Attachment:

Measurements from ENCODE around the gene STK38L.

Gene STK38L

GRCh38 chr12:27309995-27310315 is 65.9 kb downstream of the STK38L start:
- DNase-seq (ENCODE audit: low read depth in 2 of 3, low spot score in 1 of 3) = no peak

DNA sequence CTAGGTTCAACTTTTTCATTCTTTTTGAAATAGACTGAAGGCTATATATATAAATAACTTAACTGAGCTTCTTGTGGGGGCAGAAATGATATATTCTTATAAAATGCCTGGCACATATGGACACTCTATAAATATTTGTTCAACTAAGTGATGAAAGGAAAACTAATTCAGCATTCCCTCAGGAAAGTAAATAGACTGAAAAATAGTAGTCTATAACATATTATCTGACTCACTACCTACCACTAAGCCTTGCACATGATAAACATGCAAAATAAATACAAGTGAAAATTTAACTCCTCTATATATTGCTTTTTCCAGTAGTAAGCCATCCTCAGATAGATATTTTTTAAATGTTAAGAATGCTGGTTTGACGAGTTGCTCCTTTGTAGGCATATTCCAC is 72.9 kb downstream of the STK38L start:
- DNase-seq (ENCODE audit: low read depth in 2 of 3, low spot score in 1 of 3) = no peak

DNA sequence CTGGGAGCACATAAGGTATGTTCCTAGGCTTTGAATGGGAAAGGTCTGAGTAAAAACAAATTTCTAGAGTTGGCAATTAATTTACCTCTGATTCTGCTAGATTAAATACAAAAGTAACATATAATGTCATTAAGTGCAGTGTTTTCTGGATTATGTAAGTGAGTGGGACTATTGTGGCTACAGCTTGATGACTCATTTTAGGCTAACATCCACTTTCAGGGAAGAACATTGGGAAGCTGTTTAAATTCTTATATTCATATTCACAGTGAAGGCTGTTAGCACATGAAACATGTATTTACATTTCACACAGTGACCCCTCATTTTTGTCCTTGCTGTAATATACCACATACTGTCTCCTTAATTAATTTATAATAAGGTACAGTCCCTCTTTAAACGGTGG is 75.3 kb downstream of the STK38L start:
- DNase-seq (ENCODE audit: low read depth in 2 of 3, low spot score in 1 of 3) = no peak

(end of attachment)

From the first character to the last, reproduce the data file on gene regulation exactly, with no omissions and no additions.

Measurements from ENCODE around the gene STK38L.

Gene STK38L

GRCh38 chr12:27309995-27310315 is 65.9 kb downstream of the STK38L start:
- DNase-seq (ENCODE audit: low read depth in 2 of 3, low spot score in 1 of 3) = no peak

DNA sequence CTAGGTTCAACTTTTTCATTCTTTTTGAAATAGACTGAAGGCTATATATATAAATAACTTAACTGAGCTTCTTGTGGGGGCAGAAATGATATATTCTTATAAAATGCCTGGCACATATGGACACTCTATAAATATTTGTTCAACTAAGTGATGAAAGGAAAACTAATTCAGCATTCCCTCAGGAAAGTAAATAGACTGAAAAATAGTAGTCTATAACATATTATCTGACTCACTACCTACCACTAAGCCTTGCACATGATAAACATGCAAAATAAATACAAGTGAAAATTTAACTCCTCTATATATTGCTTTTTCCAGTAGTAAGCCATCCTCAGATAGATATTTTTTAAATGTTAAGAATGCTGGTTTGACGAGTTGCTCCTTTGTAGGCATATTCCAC is 72.9 kb downstream of the STK38L start:
- DNase-seq (ENCODE audit: low read depth in 2 of 3, low spot score in 1 of 3) = no peak

DNA sequence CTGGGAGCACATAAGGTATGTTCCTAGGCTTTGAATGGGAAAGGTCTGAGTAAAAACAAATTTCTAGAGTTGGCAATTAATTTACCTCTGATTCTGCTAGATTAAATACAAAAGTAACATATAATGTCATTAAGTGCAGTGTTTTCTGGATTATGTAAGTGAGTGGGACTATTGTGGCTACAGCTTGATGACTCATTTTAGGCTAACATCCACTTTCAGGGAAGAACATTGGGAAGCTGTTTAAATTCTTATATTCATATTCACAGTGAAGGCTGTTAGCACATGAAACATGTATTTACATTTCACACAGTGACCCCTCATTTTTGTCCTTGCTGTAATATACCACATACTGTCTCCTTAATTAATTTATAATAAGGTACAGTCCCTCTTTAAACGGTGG is 75.3 kb downstream of the STK38L start:
- DNase-seq (ENCODE audit: low read depth in 2 of 3, low spot score in 1 of 3) = no peak